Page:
Juni Taisen Episode 8: So… Do We Just Skip This?

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Review:

Hand up every viewer who signed up for 19 minutes of flash back into the lives of two brothers. Where one character we never met in the present in a living state because he’s been dead since episode one. And the other character has so far had combined about ten lines total since episode one in the present day. See, these two are just so compelling they definitely need two episodes focussed on them, the second one spending almost its entire run time on a court case that then led to a further flash back of some random job the brothers pulled. And what is the payoff for the audience of sitting through all this? The brothers are angsty teens that like killing time and killing people works for them as a way to do that, as long as they get paid. Not that they care about the money.

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At this point, any hope I had of this show becoming a passable show in its completion kind of died. I kept thinking, if it ended well and had a good twist in its final episodes, I’d probably watch it again because binged, it probably doesn’t feel as long and the animation has been very good and there have been some interesting individual moments. But no. Nothing is worth sitting through these last two episodes. They’ve accomplished nothing and given the audience nothing. Maybe someone out there really connected with the walking corpse and was desperate to know his back story, but that wasn’t me. And maybe someone actually finds floating dragon kind of interesting, but again, that wasn’t me.

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There’s four episodes left so I’ll finish this. And if it does do something interesting in the final episodes, I’d be grateful, but regardless, this is a title I won’t rewatch and I’ll happily move on from and forget about. Which is a shame because the opening is pretty epic to listen to and I’ve enjoyed watching the visuals more and more as the season has unfolded. Too bad about the plot and the characters.


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Anime Quotes – Autumn 2017

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Yes, this is another fairly random post where I have collected my favourite quotes from this season (so far) in one place. I’d love it if you would share your favourite lines or quotes from the season in the comments.

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Juni Taisen Episode 7: Is It Wrong That The Corpse Is More Interesting Than The Character?

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Review:

At this stage I’ve more or less resigned myself to the story walking through predictable patterns. Even the possible showdown between Ox and Tiger was kind of inevitable if the story didn’t change path given they are the second and third animals in the zodiac. Still, I kind of wanted more from Snake and Dragon. Twins sent into a death match where only one is likely to survive should have something interesting to offer in terms of back story – right?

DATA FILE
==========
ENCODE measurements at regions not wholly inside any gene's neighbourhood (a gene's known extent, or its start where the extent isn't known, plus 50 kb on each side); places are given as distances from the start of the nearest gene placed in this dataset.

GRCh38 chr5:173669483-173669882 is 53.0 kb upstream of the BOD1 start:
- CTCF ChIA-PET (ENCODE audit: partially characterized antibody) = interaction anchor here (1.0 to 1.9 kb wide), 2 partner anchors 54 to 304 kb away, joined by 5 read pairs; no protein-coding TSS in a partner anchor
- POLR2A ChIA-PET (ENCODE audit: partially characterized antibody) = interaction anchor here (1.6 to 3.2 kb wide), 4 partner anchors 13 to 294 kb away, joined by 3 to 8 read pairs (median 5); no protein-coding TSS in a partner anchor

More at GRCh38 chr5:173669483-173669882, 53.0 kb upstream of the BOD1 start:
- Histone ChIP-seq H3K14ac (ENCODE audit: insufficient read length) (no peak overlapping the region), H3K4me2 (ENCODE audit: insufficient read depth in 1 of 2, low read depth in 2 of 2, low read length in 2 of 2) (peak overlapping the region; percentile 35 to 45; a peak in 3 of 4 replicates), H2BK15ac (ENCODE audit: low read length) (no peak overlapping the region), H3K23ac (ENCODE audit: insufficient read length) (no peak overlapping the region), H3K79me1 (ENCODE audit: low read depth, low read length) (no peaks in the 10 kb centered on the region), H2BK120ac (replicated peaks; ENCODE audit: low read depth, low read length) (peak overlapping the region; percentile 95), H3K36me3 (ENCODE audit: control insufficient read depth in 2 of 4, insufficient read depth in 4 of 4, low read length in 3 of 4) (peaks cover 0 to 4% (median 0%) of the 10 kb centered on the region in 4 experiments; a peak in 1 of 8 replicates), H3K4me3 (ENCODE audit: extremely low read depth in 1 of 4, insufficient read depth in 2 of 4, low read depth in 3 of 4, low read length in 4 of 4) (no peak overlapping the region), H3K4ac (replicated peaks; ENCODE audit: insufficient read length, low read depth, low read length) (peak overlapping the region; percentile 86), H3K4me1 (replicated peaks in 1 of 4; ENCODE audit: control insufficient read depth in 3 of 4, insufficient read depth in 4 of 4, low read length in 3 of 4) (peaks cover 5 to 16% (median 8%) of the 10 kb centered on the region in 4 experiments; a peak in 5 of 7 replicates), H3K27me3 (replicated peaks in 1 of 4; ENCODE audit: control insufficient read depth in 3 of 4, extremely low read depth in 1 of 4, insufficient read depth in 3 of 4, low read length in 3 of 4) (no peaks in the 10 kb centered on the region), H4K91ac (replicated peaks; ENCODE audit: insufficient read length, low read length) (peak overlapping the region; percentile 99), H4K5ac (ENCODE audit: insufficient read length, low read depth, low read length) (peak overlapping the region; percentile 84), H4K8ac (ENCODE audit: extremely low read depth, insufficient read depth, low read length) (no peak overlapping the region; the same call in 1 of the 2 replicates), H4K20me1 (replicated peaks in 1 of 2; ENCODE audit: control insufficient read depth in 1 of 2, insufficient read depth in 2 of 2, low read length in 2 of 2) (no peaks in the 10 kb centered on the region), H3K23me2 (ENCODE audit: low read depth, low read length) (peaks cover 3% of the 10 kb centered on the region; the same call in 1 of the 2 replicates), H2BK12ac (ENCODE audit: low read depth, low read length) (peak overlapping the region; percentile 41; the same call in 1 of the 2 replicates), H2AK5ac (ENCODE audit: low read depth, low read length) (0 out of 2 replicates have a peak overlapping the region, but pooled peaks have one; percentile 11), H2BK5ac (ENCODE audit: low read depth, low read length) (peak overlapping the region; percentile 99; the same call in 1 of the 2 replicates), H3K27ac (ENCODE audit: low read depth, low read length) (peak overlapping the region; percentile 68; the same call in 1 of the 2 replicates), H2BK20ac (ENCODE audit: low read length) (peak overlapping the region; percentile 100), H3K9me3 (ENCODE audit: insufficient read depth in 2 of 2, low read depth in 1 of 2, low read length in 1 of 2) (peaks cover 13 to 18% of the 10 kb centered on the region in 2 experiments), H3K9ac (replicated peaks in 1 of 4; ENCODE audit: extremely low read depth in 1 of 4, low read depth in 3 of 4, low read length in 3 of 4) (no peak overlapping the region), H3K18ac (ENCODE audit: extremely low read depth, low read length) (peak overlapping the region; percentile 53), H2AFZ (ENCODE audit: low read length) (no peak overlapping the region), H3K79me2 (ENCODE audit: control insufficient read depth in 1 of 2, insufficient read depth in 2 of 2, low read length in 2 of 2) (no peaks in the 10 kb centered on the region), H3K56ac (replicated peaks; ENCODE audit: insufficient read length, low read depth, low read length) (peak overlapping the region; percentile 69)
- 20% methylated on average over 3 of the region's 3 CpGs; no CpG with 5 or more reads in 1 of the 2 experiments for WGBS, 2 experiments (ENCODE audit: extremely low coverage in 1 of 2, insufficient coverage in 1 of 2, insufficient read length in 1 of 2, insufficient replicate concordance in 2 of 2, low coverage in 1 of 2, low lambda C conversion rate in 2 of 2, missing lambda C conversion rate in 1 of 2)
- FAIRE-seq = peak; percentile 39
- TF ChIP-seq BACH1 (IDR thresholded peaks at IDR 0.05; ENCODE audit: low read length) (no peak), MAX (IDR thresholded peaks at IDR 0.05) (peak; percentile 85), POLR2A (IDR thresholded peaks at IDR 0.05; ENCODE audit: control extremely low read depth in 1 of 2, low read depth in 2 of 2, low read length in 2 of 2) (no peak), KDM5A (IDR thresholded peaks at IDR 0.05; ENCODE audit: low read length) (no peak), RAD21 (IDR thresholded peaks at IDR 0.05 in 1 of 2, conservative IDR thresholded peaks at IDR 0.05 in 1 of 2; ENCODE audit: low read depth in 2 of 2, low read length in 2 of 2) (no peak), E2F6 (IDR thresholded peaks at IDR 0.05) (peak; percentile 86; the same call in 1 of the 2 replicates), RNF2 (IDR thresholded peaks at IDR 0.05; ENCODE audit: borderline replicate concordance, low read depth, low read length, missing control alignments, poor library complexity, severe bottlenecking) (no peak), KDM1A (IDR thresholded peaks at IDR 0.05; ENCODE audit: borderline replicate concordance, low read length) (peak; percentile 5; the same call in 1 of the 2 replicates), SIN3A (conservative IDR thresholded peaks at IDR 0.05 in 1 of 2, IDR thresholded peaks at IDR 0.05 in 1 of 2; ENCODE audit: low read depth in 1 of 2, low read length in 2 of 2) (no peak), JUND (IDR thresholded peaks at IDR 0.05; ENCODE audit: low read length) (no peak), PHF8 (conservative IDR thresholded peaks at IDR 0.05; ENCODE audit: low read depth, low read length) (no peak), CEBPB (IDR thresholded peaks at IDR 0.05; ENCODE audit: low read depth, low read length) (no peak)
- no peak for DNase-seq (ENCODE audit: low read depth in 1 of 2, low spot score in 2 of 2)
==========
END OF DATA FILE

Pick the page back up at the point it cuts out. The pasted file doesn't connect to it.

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Turns out, not really. In addition to having a dull and fairly meaningless back story the visuals seemed a little lacking this week and so far the great animation has been this anime’s best selling point. While a mid-season slump is fairly typical but then you kind of need your story and characters to do some leg work.

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Tiger probably got the best moments this episode and even then you can only carry the joke of drunken warrior so far before you have to accept that other than being an emotional ball of crazy she really hasn’t exhibited much personality. Reeling from over the top giggles and lethargy to killing machine, she’s amusing but that’s not quite the same thing as being a good character.

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So Snake is still kind of around (though in addition to having lost his head he has now lost both arms – not that it seems to bother him) and Dragon is doing pretty much nothing (as he has for most of the show). Somehow I’m not really caring how part two of this resolves but at this point in the season dropping this also seems pointless and I’m still really wanting this show to actually do something with its story other than go through the motions.


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Juni Taisen: Zodiac War Episode 6: I’m Sure Someone Thought That Was Clever

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Review (with heavy episode spoilers):

My first take on this review was a little bit sarcasm heavy but then I realised I was being needlessly harsh on this show. It isn’t that the show is all that bad, more that it continues to look like it should be a better show than it is and that is bothering me. So here is the revised version, and yeah, sarcasm is still coming through a bit.

You know how the first three weeks this followed a strictly linear and less than thrilling pattern of character gets back story and character dies? And the order we were introduced to said characters exactly followed the reverse order of the zodiac? So, the show has a formula. Fine. We can work with that even if it makes it a bit dull.

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Then we went two whole weeks where we got back stories on characters who didn’t die. It was still following the zodiac order in reverse but it didn’t kill them.

Ooh, a twist in the story. Does that mean I should expect something new and different to happen at the mid-way point? I didn’t really think so, but I was kind of hoping for something.

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And then we get episode 6 where in very quick succession we’ll knock off both the previous characters (in correct order for the reverse zodiac) and take out the third character who we get an extremely brief flash back of in this episode that tries really hard to be action packed but kind of just prolongs skirmishes that we’re already seeing the outcomes of while characters still talk and think too much.